That’s the end of the story.

No, I was just fooling.

There’s more.

Stick around.

A Holy Week Danger: A God Who Is Comprehended (Cannot Be That Great)

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It’s Holy Week which means very shortly Christians will be celebrating the resurrection of Jesus  which, to them, proves everything now makes sense, as if Jews who didn’t turn to the post-resurrection Jesus were stupid.  See Surprised By Hope, the work of conservative (but worth your time) scholar N.T. Wright, who demonstrates how much of a paradigm shift is involved in the Easter event.  Easter is not A=B=C logic.

Christians would do well to remember God cannot be fully comprehended.

Rubem Alves, who is a Brazilian theologian, philosopher, educator, writer, and psychoanalyst, is drawn to such a God. He writes:

I believe the Pope should promulgate an encyclical making obligatory the use of Latin in the Church.  That would convert me. . . that is the only way to convert me.  It would be necessary for me not to understand anything. . . A God who is comprehended cannot be that great.  A sea that is comprehended is nothing but an aquarium. . .That’s why I love Latin:  because I don’t understand it.  The same way I don’t understand the creeks, the birds, the wind, my grandchildren, and love them all. (Transparencies of Eternity)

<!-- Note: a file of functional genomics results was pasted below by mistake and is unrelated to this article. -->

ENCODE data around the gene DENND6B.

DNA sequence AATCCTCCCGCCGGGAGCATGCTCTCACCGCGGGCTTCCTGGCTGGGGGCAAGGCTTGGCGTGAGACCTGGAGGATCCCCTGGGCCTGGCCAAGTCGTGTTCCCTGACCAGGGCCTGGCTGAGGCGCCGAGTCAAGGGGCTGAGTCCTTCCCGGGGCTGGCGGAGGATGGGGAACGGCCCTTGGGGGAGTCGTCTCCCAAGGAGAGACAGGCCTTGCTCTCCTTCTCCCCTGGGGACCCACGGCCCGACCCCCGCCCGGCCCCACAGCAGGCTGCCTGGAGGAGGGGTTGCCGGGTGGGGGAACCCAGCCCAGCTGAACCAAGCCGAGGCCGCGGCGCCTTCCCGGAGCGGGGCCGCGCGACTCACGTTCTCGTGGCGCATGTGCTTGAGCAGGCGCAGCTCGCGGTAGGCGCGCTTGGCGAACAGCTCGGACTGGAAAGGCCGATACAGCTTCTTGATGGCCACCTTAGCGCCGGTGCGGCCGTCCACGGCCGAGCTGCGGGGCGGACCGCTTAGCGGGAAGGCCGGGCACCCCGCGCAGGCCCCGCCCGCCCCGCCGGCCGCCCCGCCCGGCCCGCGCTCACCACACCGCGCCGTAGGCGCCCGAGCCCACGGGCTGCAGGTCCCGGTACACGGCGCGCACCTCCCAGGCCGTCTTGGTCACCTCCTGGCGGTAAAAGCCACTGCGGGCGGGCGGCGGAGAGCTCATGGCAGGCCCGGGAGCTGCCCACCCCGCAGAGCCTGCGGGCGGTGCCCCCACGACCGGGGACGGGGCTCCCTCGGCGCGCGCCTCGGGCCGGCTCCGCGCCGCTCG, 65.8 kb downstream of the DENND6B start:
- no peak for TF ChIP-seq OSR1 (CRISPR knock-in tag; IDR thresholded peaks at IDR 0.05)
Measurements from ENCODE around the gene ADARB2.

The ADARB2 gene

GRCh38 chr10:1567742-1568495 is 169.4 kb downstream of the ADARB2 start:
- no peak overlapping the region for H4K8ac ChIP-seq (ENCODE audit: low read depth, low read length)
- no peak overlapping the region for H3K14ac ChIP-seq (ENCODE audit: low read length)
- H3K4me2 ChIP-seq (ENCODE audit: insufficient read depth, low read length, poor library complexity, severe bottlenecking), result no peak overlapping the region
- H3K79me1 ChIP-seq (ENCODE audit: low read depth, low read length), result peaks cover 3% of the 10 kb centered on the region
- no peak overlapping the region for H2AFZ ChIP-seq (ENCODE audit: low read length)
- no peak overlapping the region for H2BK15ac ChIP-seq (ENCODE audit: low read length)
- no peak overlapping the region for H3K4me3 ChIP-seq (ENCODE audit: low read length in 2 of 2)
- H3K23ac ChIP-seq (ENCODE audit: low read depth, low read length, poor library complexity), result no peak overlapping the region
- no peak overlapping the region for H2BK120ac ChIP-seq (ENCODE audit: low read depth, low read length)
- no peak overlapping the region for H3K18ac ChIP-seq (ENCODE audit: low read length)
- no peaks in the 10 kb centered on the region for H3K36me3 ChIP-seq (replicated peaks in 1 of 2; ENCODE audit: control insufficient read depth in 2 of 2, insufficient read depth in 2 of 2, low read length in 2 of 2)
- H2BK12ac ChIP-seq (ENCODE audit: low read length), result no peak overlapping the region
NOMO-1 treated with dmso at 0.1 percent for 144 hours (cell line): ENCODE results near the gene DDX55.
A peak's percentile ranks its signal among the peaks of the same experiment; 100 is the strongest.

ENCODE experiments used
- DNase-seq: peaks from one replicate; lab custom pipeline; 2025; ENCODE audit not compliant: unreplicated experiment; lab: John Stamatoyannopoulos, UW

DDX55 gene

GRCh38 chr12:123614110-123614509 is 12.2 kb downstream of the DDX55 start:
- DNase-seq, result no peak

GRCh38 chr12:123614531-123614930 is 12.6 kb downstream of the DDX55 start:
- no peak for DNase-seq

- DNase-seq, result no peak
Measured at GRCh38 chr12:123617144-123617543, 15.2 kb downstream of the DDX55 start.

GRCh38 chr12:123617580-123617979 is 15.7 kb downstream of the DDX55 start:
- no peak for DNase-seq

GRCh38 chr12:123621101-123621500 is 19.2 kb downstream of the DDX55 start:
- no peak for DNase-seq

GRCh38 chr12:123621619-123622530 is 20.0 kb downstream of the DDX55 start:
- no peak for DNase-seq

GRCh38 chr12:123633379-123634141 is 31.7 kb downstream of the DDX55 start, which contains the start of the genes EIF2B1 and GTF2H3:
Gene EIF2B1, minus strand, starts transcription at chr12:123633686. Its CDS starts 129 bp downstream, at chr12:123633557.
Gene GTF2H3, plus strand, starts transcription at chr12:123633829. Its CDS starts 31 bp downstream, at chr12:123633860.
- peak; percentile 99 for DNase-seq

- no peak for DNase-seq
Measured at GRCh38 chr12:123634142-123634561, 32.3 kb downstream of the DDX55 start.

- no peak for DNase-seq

Matthew 49:20 (Goofed-up Bible) Church fundraising

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When Jesus entered Jerusalem he shared a great idea with the disciples. “Hey let’s do a fundraiser.  We’ve low on funds.   We need to take advantage of these crowds.”  (Matthew  49:20, Goofed-up Bible)

 

Sexy Jesus Or Butt Ugly Jesus

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Is your Jesus too sexy/handsome?